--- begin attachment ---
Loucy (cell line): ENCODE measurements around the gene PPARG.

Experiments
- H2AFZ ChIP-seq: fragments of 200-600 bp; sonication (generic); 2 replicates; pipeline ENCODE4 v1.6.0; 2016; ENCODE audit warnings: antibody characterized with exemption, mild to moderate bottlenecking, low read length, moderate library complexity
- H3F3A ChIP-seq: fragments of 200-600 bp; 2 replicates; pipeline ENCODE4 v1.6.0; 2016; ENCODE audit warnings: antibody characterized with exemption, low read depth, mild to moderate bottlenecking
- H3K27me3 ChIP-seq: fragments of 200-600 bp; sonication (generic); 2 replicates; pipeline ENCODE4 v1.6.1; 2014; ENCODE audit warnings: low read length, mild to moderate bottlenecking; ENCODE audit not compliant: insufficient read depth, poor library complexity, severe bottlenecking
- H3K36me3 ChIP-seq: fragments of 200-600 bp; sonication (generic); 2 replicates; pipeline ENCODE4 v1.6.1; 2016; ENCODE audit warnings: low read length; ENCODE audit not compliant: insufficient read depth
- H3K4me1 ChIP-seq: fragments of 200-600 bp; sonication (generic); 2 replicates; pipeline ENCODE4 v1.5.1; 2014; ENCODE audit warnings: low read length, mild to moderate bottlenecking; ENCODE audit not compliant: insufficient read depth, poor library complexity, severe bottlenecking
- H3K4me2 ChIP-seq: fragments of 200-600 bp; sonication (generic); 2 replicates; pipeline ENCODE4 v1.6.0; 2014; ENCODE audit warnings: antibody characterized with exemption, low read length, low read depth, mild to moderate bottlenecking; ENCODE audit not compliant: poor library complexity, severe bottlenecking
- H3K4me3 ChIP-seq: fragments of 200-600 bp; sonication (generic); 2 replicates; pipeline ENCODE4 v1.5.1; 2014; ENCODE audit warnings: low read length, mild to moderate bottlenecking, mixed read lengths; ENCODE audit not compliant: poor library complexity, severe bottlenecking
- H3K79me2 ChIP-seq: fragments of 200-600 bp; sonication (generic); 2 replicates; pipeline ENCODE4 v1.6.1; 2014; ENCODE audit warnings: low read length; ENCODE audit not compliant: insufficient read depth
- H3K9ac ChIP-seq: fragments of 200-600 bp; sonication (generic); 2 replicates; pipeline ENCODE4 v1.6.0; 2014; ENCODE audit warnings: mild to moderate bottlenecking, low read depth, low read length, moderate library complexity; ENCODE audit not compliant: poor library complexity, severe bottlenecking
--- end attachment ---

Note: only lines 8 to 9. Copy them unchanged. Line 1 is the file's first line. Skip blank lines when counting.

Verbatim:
- H3K4me2 ChIP-seq: fragments of 200-600 bp; sonication (generic); 2 replicates; pipeline ENCODE4 v1.6.0; 2014; ENCODE audit warnings: antibody characterized with exemption, low read length, low read depth, mild to moderate bottlenecking; ENCODE audit not compliant: poor library complexity, severe bottlenecking
- H3K4me3 ChIP-seq: fragments of 200-600 bp; sonication (generic); 2 replicates; pipeline ENCODE4 v1.5.1; 2014; ENCODE audit warnings: low read length, mild to moderate bottlenecking, mixed read lengths; ENCODE audit not compliant: poor library complexity, severe bottlenecking